NAMAQUALAND DAISIES

These indigenous Namaqualand Daisies (Dimorphotheca sinuata) are grown in gardens all over South Africa, providing a riot of colour during the late winter months. All gardens except for mine that is! Somehow, neither the many packets of purchased seeds, nor handfuls of collected seed have ever found favour here – until the first sprinkling of rain at the end of September this year.

I see these flower seeds are now marketed under the umbrella name of African Daisies, which I think is a misnomer – there are so many ‘African’ daisies to choose from. Interestingly enough, the name ‘Daisy’ originates from the ancient Saxon term ‘Day’s eye’ referring to its habit of  opening during the day to show its ‘eye’ and then closing at night – or when the sun is not shining. As you can imagine, these Namaqualand Daisies look their best in the full sunshine.

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MUSHROOMS

I often think of Sylvia Plath’s poem, Mushrooms, whenever I happen across one or other form of fungi in the garden.

Overnight, very

Whitely, discreetly,

Very quietly

Our toes, our noses

Take hold on the loam,

Acquire the air.

Nobody sees us,

Stops us, betrays us;

The small grains make room.

Soft fists insist on

Heaving the needles,

The leafy bedding,

Even the paving.

Our hammers, our rams,

Earless and eyeless,

Perfectly voiceless,

Widen the crannies,

Shoulder through holes. We

Diet on water,

On crumbs of shadow,

Bland-mannered, asking

Little or nothing.

So many of us!

So many of us!

We are shelves, we are

Tables, we are meek,

We are edible,

Nudgers and shovers

In spite of ourselves.

Our kind multiplies:

We shall by morning

Inherit the earth.

Our foot’s in the door.

THE STORIES WITHIN US

In his autobiography, The Outsider: my life in intrigue, Frederick Forsyth explains that within the mind of a writer entire worlds are created or erasedPeople come into being, work, love, fight, die and are replaced. Plots are devised, developed, amended and come to fruition or are frustrated … In children, daydreaming is rebuked; in a writer it is indispensable.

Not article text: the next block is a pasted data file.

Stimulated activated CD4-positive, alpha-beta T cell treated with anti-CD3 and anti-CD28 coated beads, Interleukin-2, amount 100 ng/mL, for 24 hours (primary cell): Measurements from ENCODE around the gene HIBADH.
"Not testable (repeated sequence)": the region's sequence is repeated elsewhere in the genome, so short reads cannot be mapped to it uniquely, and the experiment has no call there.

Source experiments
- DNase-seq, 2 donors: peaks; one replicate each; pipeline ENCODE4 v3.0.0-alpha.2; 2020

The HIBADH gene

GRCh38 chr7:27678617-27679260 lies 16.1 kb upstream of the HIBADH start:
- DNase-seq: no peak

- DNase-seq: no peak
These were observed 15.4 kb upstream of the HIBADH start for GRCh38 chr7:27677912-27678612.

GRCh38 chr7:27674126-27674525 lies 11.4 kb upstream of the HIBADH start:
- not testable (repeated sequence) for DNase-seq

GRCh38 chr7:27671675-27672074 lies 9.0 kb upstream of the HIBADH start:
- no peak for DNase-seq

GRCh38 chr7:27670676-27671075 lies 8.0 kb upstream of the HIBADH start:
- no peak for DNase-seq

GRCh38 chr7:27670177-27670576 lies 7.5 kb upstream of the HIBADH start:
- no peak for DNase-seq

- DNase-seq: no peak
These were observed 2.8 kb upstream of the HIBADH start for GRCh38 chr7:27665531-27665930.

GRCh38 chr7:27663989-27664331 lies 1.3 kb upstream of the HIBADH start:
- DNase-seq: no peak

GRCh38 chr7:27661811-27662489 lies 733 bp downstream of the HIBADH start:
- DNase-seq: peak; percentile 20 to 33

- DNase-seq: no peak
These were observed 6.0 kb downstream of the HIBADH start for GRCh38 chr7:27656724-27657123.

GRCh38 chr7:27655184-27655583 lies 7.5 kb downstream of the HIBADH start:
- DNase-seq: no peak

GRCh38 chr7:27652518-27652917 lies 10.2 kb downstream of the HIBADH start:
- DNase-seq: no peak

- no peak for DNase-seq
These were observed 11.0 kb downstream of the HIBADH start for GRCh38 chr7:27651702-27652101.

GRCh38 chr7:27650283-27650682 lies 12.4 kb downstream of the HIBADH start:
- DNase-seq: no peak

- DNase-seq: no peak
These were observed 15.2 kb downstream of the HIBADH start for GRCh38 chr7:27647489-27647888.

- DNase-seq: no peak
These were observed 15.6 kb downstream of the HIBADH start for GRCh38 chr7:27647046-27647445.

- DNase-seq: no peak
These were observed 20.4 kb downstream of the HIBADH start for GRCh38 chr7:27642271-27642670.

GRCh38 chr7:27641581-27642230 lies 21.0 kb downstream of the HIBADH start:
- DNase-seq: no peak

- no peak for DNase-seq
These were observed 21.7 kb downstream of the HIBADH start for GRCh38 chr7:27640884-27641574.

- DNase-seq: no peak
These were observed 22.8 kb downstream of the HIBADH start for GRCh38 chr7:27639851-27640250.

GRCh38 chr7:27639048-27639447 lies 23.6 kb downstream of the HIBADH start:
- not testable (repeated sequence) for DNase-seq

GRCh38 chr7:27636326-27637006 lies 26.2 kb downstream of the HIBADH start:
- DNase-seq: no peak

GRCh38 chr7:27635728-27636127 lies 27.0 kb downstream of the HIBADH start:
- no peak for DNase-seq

Few of us think our lives are particularly interesting or remarkable enough to record. If we did, publishers would be inundated by autobiographies. Yet, eavesdrop at dinners or the meeting of strangers on holiday and you will become attuned to the stories plucked from the lives of ordinary people to inform, build bridges, or merely to entertain. We all have a story to tell.

Some of these anecdotes have been told so often that partners often finish them for each other, or egg each other on towards the highlight. The familiarity of these stories fixes them, making them difficult to change. They nonetheless get retold to show an alternate side of ourselves to people who have come to know us in a different context; to confirm our allegiances to others; or to illustrate the connection between the present and the past. An element of trust is at play when we share our personal stories.

This was particularly evident when I attended a series of workshops a few years ago. The participants were issued with pens and paper and, as we sat in a circle, we were asked to write down various aspects of our lives on cue – describe one of your most frightening moments; an occasion that made you face your innermost fears; a choice you made that was out of character for you. Of course these did not happen all at once, but as we diligently set about writing in response to the first instruction, none of us realised we would be required to share them.

Sometimes we read them ourselves. At other times a randomly chosen partner read them on our behalf; yet on other occasions we were asked to talk about the particular experience during a shared ‘chat session’ with yet another randomly selected partner. As uncomfortable as this was initially, the experience proved to be both interesting and enlightening. We ended up being surprised at the hitherto unknown inner strengths, fears and accomplishments of colleagues who gave no hint of such things on the surface. We unwittingly learned about empathy, respect and to realise that so much more lies behind the faces we work with every day. I recently threw out my notes from those sessions. Before doing so, however, I reread what I had written and surprised myself by what had been laid bare – I would never have imagined that anything in my life was ‘write worthy’, yet some aspects of it had been gently coaxed out of me.